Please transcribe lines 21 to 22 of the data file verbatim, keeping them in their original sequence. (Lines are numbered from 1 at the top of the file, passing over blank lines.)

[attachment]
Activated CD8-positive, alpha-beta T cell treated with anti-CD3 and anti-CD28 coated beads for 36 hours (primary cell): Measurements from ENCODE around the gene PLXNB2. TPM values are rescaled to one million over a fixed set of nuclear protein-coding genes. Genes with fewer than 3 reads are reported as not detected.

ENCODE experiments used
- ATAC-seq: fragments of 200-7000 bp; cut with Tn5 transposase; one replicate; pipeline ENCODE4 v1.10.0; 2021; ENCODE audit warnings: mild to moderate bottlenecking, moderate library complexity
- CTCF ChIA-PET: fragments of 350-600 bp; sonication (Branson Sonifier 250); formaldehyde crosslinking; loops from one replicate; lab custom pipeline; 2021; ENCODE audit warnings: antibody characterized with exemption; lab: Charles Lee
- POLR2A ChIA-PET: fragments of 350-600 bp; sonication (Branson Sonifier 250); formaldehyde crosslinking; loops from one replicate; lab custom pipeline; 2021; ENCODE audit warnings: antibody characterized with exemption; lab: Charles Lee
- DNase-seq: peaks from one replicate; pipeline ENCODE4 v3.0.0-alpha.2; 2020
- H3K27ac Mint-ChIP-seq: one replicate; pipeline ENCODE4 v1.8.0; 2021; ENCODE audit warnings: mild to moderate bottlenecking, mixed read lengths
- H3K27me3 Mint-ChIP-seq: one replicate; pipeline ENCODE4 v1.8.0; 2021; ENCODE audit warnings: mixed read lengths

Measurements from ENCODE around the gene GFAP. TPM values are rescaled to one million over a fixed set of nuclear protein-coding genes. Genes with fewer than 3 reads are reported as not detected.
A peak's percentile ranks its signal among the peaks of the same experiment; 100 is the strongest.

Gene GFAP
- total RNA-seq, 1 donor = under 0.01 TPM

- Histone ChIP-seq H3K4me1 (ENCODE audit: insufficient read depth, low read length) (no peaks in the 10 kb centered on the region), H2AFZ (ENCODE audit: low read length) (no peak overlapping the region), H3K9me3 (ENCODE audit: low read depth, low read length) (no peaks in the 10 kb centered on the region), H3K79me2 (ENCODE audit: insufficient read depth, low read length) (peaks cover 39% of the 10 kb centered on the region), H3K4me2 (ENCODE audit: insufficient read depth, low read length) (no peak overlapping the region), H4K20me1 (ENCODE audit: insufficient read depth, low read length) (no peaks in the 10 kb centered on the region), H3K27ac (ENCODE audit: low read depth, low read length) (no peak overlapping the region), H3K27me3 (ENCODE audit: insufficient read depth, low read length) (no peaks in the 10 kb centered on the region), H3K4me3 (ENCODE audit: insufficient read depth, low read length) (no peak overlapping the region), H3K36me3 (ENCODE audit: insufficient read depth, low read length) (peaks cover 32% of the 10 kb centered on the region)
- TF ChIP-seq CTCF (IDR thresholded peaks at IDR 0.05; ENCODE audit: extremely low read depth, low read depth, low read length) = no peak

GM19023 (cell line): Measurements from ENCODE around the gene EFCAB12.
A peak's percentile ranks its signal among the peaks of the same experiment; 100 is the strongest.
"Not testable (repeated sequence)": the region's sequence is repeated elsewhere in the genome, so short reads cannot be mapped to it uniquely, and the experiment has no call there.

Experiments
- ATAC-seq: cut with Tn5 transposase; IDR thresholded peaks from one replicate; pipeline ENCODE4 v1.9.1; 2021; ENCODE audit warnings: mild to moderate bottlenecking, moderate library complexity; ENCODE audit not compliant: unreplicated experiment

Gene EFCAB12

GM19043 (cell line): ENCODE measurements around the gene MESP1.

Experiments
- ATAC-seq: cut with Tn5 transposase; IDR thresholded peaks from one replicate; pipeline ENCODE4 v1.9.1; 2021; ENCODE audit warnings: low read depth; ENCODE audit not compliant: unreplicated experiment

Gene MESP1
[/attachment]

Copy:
GM19043 (cell line): ENCODE measurements around the gene MESP1.

Experiments